confine

[kuhn-fahyn for 1, 2, 5, 6; kon-fahyn for 3, 4]
verb (used with object), confined, confining.
1.
to enclose within bounds; limit or restrict: She confined her remarks to errors in the report. Confine your efforts to finishing the book.
2.
to shut or keep in; prevent from leaving a place because of imprisonment, illness, discipline, etc.: For that offense he was confined to quarters for 30 days.
noun
3.
Usually, confines. a boundary or bound; limit; border; frontier.
4.
Often, confines. region; territory.
5.
Archaic. confinement.
6.
Obsolete. a place of confinement; prison.

Origin:
1350–1400 for noun; 1515–25 for v.; (noun) Middle English < Middle French confins, confines < Medieval Latin confinia, plural of Latin confinis boundary, border (see con-, fine2); (v.) < Middle French confiner, verbal derivative of confins < Latin, as above

confinable, confineable, adjective
confineless, adjective
confiner, noun
nonconfining, adjective
preconfine, verb (used with object), preconfined, preconfining.
quasi-confining, adjective
reconfine, verb (used with object), reconfined, reconfining.
self-confining, adjective
unconfinable, adjective
unconfining, adjective


1. circumscribe.


1, 2. free.
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Based on the Random House Dictionary, © Random House, Inc. 2014.
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World English Dictionary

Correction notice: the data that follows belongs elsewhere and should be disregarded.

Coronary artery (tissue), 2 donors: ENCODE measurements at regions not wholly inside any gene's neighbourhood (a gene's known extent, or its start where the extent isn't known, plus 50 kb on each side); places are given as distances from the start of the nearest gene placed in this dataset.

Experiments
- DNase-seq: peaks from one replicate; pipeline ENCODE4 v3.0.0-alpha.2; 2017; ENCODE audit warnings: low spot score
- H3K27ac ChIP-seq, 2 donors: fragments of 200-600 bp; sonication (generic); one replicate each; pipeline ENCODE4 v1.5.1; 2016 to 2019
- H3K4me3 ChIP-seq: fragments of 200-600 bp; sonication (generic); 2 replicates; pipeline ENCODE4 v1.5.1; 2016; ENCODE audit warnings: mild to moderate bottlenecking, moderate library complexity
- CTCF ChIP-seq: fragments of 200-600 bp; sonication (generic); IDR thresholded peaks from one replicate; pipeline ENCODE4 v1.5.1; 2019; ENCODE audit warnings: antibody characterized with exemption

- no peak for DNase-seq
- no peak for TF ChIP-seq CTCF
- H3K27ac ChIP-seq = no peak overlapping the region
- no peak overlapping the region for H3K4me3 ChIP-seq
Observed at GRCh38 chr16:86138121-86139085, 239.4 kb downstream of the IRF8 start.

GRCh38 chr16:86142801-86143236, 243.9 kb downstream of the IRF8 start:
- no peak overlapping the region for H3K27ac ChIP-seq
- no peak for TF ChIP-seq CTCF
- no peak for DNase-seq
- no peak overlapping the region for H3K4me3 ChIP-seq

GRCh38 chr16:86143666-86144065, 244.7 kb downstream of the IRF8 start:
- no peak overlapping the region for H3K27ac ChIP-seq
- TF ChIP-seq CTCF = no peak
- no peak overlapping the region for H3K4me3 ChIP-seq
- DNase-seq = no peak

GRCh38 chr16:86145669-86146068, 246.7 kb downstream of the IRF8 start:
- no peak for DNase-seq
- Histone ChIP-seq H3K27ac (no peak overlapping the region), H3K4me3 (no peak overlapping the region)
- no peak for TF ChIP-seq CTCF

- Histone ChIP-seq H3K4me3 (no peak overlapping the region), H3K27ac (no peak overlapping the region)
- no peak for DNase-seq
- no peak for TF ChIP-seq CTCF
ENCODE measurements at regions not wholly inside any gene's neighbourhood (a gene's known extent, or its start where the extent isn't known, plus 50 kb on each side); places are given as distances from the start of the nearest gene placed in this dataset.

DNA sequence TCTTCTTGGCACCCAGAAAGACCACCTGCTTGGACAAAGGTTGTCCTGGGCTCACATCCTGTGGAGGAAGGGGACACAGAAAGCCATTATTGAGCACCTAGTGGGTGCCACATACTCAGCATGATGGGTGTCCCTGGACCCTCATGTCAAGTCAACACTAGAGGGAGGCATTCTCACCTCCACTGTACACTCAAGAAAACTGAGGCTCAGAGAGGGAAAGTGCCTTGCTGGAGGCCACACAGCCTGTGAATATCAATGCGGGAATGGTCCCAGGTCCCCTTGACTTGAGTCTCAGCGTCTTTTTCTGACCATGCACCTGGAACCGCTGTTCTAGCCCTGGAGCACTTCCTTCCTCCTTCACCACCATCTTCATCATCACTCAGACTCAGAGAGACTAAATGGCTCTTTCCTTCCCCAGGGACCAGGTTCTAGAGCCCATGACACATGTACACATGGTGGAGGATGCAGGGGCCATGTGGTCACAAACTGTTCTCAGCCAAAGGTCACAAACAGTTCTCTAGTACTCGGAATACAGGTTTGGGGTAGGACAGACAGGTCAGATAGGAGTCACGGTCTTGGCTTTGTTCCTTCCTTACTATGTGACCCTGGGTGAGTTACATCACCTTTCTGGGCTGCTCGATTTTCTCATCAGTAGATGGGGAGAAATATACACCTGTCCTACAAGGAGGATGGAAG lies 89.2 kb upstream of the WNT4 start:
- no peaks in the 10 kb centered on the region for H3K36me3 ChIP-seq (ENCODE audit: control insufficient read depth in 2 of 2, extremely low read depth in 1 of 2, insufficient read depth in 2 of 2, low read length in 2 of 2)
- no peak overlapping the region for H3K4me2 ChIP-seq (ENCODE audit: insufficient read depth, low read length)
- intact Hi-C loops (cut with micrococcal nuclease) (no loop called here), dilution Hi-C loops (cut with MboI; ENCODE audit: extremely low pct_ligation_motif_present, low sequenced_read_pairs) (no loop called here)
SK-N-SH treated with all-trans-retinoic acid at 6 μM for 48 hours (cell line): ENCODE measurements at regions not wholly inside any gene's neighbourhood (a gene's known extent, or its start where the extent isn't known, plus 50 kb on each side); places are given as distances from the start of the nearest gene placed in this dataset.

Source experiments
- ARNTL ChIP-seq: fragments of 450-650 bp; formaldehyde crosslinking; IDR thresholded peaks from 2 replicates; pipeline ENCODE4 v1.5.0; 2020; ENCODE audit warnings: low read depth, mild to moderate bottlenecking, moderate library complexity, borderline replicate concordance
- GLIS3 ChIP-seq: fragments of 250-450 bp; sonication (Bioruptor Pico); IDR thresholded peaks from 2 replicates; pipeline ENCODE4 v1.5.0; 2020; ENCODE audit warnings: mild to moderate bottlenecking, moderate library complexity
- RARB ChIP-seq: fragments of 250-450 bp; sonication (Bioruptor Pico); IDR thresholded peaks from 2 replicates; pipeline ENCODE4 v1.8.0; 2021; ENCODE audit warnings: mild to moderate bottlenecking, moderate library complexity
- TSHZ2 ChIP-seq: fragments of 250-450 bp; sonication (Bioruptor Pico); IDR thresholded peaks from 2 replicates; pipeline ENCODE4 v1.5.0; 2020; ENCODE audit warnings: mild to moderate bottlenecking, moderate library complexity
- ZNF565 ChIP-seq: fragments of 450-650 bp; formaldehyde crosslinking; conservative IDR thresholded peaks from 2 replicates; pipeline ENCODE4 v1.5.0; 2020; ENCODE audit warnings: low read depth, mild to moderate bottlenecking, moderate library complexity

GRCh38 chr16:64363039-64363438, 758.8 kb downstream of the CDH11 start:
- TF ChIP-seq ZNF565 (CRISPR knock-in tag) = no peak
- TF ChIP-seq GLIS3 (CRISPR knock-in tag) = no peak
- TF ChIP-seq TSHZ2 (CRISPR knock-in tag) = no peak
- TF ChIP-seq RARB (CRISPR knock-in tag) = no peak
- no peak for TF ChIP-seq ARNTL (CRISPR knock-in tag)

confine
 
vb
1.  to keep or close within bounds; limit; restrict
2.  to keep shut in; restrict the free movement of: arthritis confined him to bed
 
n
3.  (often plural) a limit; boundary
 
[C16: from Medieval Latin confīnāre from Latin confīnis adjacent, from fīnis end, boundary]
 
con'finable
 
adj
 
con'fineable
 
adj
 
'confineless
 
adj
 
con'finer
 
n

Collins English Dictionary - Complete & Unabridged 10th Edition
2009 © William Collins Sons & Co. Ltd. 1979, 1986 © HarperCollins
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Etymonline
Word Origin & History

confine
c.1400, from L. confinium (pl. confinia) "boundary, limit," from confine, neut. of confinis "bordering on," from com- "with" + finis "an end" (see finish). The noun is older in Eng.; verb sense of "keeping within limits" is from 1595.
Online Etymology Dictionary, © 2010 Douglas Harper
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Example sentences
She will not even confine it to the housetop, but will bear it in procession
  along the thoroughfare.
Students are limiting their opportunities if they confine themselves to their
  specific degrees.
The researchers did not confine themselves to poking fun at lexicographers,
  though.
Please confine yourself to discussions of the topic at hand.
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